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When Sewage Is Not a Dirty Word

• April 03, 2010 • 3:00 PM

Algae can purify wastewater and provide electricity.

Venture capitalists can chase the holy grail all they want, trying to convert algae into bio-diesel. The City of Santa Rosa, Calif., has hit on a more practical way to turn green slime into green power.

On May 10, the city’s Laguna Wastewater Treatment Plant will inaugurate a small pilot project that relies on native algae and marsh plants to purify sewage and produce methane. The gas will run a generator that charges a fleet of four electric maintenance vehicles.

“It’s a totally cool thing,” said Dell Tredinnick, project development manager for the city’s Utilities Department. “It’s a real-life demo project in a real-life sewage treatment plant that can show you what you can do.”

Nationwide, there’s a rush to extract more energy from wastewater treatment, but Laguna boasts that it is the only operation in the U.S. harvesting algae for fuel. The city has published a coloring book about its “F.A.B” (Fuel from Aquatic Biomass) project, featuring Algae, a smiley, if scummy, little fellow.

Under the direction of Sonoma State University biologists, six algae channels or ponds at Laguna clean a small portion of the wastewater stream, meeting state standards for nitrates and phosphates. The algae, marsh plants and associated bacteria “eat” these contaminants, bringing to mind the words of Buckminster Fuller, the futurist: “Pollution is nothing but the resources we are not harvesting.”

As the algae proliferate, the floating mats are harvested and fed into an airtight tank, along with invasive vegetation from nearby creeks. As the plants decompose in the tank, they produce methane that will fuel a generator for the electric vehicles. The plant leftovers will be spread as fertilizer on an acre of strawberries.

“You can make progress in little ways by closing loops and using waste products,” said Cat Hare, a graduate student at Sonoma State. “I can get a 35 percent decrease of the level of nitrates in one day in the water coming through the channels, which is really good.”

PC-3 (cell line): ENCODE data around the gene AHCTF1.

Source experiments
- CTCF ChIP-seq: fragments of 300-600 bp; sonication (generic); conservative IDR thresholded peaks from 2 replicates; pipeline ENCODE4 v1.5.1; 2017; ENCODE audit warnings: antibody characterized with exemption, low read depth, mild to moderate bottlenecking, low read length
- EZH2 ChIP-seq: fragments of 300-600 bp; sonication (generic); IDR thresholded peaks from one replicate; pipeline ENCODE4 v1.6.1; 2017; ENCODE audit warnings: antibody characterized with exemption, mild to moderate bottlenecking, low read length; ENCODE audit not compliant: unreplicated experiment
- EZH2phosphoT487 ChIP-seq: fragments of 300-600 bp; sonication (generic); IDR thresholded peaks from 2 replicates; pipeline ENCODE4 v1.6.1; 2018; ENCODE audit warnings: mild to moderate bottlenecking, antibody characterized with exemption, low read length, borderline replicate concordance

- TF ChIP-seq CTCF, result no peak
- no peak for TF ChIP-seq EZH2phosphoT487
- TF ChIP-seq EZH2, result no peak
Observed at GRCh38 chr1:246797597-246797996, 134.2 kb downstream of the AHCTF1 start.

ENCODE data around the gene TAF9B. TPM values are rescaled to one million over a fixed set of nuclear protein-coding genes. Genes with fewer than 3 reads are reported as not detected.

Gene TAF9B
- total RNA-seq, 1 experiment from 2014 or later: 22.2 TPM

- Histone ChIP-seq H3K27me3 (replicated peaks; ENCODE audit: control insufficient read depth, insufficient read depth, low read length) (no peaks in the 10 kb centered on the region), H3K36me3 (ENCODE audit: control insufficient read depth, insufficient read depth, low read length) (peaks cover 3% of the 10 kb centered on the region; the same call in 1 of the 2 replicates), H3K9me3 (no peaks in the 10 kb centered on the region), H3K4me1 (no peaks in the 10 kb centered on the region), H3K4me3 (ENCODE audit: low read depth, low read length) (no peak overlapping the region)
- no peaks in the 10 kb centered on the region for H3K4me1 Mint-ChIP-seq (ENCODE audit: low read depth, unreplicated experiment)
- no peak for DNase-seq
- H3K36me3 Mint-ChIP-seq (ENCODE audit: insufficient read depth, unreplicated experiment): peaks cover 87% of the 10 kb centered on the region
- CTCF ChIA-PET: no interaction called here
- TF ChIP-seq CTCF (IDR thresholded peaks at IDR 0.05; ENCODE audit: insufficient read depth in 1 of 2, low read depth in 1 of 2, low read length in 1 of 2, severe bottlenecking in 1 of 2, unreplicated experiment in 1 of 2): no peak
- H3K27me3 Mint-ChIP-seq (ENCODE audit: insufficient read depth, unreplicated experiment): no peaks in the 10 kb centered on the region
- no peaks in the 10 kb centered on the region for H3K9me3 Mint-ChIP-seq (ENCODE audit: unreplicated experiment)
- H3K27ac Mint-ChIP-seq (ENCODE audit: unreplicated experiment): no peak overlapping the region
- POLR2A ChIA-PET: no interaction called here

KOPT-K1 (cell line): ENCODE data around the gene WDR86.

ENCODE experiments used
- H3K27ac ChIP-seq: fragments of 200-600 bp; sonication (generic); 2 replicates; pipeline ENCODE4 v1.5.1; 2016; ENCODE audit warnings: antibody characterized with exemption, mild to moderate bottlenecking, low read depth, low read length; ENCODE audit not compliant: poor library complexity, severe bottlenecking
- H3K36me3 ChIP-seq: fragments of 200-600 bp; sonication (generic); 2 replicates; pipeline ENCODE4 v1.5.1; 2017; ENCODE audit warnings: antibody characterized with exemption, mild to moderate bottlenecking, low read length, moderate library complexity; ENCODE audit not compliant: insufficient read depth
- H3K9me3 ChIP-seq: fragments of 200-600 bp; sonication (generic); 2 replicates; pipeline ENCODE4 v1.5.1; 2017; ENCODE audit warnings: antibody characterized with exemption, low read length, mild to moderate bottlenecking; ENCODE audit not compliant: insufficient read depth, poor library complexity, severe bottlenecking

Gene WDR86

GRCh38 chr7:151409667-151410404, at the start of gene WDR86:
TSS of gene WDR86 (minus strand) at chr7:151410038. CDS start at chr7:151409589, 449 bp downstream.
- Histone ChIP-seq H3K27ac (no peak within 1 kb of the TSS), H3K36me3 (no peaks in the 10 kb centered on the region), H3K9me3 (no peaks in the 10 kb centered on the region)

Laguna serves a population of 250,000 people, and it would require more than 100 acres of algae ponds to purify the entire waste stream of nitrates. The current project measures only 800 square feet. Treddinick plans to scale up the project to an acre, thinking that perhaps a smaller plant might want to copy the technology.

“What we’re doing is advancing the science,” he said.

Algae-to-fuel is a side operation at Laguna, but it has garnered top honors from the Association of California Water Agencies. In addition, Laguna has won state and federal awards for recycling and quality control. Ninety-nine percent of its biosolids — treated, nutrient-rich sewage sludge — are spread on the land, either as fertilizer on fodder or as compost on city parks and playgrounds. Only 1 percent is trucked to a landfill. Apart from the algae operation, 25 percent of the plant’s electrical bill is offset by methane from biosolids.

Last year, Laguna became one of only 25 sewage plants in the country to be certified for high standards by the National Biosolids Partnership, made up of the U.S. Environmental Protection Agency and two nonprofit advocacy groups, the National Coalition of Clean Water Agencies and Water Environment Federation.

“When you look at the whole system, it’s really quite phenomenal,” Tredinnick said. “It’s a cradle-to-cradle approach.”

Recycling, not ‘disposal’
In California, on average, 70 percent of biosolids are spread on farmland or used as compost, compared to 55 percent nationwide, said Greg Kester, a spokesman for the California Association of Sanitation Agencies, a nonprofit government group.

“We never use the term ‘disposal’ anymore,” Kester said. “Everyone views biosolids as a renewable resource.”